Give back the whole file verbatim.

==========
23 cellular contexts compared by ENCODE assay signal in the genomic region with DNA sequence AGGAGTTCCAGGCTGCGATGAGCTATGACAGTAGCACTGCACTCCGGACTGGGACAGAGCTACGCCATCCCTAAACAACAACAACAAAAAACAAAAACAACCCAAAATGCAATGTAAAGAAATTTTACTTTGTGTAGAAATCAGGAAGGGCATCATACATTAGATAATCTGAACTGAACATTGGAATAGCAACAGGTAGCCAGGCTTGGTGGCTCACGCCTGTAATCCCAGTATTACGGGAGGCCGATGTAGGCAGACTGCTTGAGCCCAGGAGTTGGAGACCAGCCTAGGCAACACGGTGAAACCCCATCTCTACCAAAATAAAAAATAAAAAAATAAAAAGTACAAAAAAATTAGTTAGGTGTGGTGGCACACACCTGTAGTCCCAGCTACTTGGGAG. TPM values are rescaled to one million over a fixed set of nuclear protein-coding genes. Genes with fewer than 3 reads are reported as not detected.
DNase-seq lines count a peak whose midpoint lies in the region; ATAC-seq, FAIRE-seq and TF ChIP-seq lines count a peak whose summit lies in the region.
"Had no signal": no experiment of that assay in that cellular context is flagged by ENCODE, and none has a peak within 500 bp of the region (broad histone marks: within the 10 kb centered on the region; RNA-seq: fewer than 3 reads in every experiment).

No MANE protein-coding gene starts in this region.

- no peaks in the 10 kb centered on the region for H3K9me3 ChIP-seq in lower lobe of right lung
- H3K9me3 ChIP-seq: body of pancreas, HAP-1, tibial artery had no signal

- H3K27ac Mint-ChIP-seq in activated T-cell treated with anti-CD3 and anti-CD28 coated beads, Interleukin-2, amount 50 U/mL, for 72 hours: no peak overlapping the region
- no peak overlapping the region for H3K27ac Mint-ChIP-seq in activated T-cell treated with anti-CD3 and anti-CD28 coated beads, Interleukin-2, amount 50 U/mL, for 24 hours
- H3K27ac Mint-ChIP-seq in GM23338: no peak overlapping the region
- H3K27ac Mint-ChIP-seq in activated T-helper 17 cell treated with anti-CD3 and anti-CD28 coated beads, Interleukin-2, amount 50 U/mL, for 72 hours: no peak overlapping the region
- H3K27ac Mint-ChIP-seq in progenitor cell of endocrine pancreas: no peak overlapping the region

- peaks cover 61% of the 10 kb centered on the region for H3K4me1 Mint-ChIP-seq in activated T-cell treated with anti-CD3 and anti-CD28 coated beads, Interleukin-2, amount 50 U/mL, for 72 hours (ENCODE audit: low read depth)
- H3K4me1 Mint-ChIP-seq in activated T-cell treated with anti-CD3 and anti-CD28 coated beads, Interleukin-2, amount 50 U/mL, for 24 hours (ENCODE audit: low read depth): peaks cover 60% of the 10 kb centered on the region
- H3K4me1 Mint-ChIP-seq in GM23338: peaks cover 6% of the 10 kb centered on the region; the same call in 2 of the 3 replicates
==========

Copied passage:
23 cellular contexts compared by ENCODE assay signal in the genomic region with DNA sequence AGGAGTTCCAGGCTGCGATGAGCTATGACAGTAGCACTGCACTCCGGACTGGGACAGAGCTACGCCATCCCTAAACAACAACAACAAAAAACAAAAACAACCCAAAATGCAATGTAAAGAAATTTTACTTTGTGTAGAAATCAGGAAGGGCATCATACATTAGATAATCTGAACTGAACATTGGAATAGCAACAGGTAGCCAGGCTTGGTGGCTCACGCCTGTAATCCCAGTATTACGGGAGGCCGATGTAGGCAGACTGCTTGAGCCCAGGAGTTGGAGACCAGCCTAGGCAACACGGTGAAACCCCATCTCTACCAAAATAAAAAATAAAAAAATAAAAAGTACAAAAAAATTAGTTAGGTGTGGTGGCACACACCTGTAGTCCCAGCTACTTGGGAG. TPM values are rescaled to one million over a fixed set of nuclear protein-coding genes. Genes with fewer than 3 reads are reported as not detected.
DNase-seq lines count a peak whose midpoint lies in the region; ATAC-seq, FAIRE-seq and TF ChIP-seq lines count a peak whose summit lies in the region.
"Had no signal": no experiment of that assay in that cellular context is flagged by ENCODE, and none has a peak within 500 bp of the region (broad histone marks: within the 10 kb centered on the region; RNA-seq: fewer than 3 reads in every experiment).

No MANE protein-coding gene starts in this region.

- no peaks in the 10 kb centered on the region for H3K9me3 ChIP-seq in lower lobe of right lung
- H3K9me3 ChIP-seq: body of pancreas, HAP-1, tibial artery had no signal

- H3K27ac Mint-ChIP-seq in activated T-cell treated with anti-CD3 and anti-CD28 coated beads, Interleukin-2, amount 50 U/mL, for 72 hours: no peak overlapping the region
- no peak overlapping the region for H3K27ac Mint-ChIP-seq in activated T-cell treated with anti-CD3 and anti-CD28 coated beads, Interleukin-2, amount 50 U/mL, for 24 hours
- H3K27ac Mint-ChIP-seq in GM23338: no peak overlapping the region
- H3K27ac Mint-ChIP-seq in activated T-helper 17 cell treated with anti-CD3 and anti-CD28 coated beads, Interleukin-2, amount 50 U/mL, for 72 hours: no peak overlapping the region
- H3K27ac Mint-ChIP-seq in progenitor cell of endocrine pancreas: no peak overlapping the region

- peaks cover 61% of the 10 kb centered on the region for H3K4me1 Mint-ChIP-seq in activated T-cell treated with anti-CD3 and anti-CD28 coated beads, Interleukin-2, amount 50 U/mL, for 72 hours (ENCODE audit: low read depth)
- H3K4me1 Mint-ChIP-seq in activated T-cell treated with anti-CD3 and anti-CD28 coated beads, Interleukin-2, amount 50 U/mL, for 24 hours (ENCODE audit: low read depth): peaks cover 60% of the 10 kb centered on the region
- H3K4me1 Mint-ChIP-seq in GM23338: peaks cover 6% of the 10 kb centered on the region; the same call in 2 of the 3 replicates